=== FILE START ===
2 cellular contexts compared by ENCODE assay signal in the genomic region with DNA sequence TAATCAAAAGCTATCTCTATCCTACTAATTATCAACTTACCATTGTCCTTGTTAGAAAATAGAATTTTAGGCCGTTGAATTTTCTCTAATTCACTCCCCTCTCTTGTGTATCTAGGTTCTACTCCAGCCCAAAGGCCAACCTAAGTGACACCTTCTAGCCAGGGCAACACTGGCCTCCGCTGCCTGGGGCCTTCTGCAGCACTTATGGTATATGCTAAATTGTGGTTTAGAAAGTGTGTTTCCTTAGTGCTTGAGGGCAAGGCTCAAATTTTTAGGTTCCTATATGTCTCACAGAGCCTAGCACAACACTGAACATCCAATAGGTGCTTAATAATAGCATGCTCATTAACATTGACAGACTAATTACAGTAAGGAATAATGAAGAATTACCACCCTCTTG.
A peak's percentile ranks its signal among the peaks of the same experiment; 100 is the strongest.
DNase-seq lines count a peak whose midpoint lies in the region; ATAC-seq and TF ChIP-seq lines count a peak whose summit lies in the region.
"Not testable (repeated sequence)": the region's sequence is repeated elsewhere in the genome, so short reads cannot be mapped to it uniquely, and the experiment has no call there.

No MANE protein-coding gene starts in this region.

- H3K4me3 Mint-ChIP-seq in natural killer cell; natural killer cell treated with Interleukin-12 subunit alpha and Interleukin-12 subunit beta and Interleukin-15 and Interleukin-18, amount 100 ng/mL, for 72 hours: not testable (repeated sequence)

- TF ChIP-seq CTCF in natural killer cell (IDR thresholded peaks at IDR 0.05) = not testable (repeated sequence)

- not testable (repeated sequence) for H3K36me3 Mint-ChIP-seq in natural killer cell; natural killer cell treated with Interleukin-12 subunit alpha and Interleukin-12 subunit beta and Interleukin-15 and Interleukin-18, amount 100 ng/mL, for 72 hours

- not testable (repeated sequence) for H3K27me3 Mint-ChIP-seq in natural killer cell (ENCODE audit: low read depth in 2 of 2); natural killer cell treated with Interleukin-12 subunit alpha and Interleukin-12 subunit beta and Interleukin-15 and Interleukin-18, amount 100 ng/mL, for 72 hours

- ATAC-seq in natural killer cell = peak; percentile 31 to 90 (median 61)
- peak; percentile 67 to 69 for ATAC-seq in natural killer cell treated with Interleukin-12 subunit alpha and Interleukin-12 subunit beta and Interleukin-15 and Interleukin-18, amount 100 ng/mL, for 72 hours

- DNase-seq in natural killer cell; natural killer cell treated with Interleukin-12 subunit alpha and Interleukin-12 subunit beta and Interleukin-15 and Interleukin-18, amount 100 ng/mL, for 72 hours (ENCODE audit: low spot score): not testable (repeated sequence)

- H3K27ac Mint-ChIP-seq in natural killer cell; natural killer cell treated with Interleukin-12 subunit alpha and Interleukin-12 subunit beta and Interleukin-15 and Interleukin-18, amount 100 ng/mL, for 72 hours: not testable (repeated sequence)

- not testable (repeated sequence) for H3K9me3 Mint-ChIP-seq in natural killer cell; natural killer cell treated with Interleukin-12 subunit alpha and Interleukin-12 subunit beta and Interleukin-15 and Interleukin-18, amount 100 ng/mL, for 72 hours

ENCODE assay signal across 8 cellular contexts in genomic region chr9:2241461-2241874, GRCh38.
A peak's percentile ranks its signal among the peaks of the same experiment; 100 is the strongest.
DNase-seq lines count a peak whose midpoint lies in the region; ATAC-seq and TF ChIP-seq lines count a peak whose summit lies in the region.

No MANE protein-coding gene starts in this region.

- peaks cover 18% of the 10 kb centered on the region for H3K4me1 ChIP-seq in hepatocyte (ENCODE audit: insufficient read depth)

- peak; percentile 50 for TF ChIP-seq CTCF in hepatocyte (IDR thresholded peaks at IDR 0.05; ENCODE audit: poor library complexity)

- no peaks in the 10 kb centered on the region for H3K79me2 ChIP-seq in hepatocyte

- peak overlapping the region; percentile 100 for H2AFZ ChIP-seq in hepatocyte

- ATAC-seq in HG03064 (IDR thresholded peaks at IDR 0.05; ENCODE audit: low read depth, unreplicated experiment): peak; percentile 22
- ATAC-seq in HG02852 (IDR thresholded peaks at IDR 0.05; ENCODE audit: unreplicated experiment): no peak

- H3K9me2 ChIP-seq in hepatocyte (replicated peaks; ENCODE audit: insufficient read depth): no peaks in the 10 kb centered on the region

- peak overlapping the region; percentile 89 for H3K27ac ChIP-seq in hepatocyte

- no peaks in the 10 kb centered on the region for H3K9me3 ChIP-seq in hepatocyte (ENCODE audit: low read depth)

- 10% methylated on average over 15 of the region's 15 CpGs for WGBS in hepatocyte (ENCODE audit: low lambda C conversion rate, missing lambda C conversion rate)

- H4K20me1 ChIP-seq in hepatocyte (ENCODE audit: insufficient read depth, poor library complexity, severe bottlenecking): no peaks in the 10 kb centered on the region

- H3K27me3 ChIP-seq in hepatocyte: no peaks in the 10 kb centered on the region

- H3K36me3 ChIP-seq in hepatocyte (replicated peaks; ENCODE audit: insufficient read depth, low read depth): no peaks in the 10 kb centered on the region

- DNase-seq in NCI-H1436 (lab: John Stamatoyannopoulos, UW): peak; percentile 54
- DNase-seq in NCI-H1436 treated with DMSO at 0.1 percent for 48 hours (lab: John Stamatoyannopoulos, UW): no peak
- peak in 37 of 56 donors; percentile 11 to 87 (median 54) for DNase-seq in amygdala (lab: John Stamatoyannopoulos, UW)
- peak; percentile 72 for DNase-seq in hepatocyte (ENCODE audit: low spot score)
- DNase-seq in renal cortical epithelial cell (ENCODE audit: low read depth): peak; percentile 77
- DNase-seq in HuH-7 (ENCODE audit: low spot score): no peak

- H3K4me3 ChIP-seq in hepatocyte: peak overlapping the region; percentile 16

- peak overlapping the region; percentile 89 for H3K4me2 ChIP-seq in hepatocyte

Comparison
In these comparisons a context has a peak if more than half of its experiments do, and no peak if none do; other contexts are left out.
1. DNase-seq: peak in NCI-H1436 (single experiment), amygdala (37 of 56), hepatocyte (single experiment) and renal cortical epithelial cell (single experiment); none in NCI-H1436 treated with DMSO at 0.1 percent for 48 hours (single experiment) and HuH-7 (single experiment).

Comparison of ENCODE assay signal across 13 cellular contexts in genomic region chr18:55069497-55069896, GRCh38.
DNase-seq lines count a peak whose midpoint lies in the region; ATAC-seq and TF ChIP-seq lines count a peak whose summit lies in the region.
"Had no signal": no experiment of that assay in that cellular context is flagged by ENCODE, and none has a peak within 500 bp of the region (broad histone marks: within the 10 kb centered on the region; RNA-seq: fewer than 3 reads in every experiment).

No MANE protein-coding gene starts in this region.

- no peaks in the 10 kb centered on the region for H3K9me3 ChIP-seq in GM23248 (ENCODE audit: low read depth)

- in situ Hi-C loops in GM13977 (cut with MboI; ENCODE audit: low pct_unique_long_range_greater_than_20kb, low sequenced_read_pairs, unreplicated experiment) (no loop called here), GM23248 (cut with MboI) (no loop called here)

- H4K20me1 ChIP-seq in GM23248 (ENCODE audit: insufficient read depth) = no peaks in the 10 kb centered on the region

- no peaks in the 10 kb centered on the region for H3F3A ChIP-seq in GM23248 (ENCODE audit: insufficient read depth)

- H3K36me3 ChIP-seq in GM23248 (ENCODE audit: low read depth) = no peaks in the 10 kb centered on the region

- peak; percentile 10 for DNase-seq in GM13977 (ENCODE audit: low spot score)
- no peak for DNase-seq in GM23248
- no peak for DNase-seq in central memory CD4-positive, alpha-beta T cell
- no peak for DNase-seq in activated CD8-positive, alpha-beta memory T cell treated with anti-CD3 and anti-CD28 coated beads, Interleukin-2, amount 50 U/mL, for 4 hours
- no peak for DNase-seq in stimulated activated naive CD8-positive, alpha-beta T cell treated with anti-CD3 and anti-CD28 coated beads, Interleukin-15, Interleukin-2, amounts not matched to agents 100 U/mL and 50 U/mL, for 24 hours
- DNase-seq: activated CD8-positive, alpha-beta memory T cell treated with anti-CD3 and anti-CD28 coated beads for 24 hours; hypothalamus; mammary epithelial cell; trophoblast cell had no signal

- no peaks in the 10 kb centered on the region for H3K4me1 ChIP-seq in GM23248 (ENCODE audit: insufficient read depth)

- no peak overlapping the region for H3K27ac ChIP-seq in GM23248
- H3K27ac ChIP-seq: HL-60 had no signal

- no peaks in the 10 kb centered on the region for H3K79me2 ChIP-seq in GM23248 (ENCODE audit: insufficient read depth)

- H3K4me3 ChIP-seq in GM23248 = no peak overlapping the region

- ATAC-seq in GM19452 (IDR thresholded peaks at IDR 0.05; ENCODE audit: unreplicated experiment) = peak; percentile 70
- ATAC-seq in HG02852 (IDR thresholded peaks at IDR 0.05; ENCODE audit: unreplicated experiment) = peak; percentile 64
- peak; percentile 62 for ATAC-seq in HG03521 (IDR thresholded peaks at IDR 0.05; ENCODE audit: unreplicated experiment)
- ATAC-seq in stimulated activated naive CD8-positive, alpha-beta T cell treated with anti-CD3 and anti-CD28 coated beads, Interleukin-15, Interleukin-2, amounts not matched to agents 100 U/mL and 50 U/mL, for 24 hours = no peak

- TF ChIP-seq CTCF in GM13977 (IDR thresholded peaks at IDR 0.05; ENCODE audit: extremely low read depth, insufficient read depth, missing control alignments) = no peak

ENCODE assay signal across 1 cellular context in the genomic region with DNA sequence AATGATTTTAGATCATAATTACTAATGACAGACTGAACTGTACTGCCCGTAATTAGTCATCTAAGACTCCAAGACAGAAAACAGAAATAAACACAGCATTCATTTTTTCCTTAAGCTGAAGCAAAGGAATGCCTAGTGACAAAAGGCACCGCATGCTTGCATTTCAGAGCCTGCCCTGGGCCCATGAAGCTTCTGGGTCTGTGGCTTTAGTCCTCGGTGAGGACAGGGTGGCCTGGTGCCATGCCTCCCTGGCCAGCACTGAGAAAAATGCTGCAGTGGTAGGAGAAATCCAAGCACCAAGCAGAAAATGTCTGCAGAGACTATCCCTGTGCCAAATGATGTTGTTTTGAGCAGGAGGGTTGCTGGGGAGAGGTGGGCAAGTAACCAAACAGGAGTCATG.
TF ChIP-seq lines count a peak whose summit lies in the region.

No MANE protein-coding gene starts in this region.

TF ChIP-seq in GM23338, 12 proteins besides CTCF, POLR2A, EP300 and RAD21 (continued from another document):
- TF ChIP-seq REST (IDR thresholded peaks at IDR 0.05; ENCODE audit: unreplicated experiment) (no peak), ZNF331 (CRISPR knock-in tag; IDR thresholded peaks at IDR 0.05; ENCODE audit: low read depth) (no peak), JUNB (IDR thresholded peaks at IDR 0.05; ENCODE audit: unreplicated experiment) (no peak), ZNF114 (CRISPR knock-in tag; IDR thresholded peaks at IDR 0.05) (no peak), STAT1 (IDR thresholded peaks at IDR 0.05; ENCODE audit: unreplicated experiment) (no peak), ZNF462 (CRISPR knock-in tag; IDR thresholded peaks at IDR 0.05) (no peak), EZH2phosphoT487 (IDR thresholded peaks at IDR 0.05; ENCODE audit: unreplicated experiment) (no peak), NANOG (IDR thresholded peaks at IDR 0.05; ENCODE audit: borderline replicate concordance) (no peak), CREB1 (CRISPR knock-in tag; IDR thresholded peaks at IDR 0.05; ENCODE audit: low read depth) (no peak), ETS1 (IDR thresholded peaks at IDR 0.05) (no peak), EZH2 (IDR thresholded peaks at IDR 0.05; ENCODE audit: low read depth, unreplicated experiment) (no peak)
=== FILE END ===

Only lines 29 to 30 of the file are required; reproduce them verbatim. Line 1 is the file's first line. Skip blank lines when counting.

- H4K20me1 ChIP-seq in hepatocyte (ENCODE audit: insufficient read depth, poor library complexity, severe bottlenecking): no peaks in the 10 kb centered on the region

- H3K27me3 ChIP-seq in hepatocyte: no peaks in the 10 kb centered on the region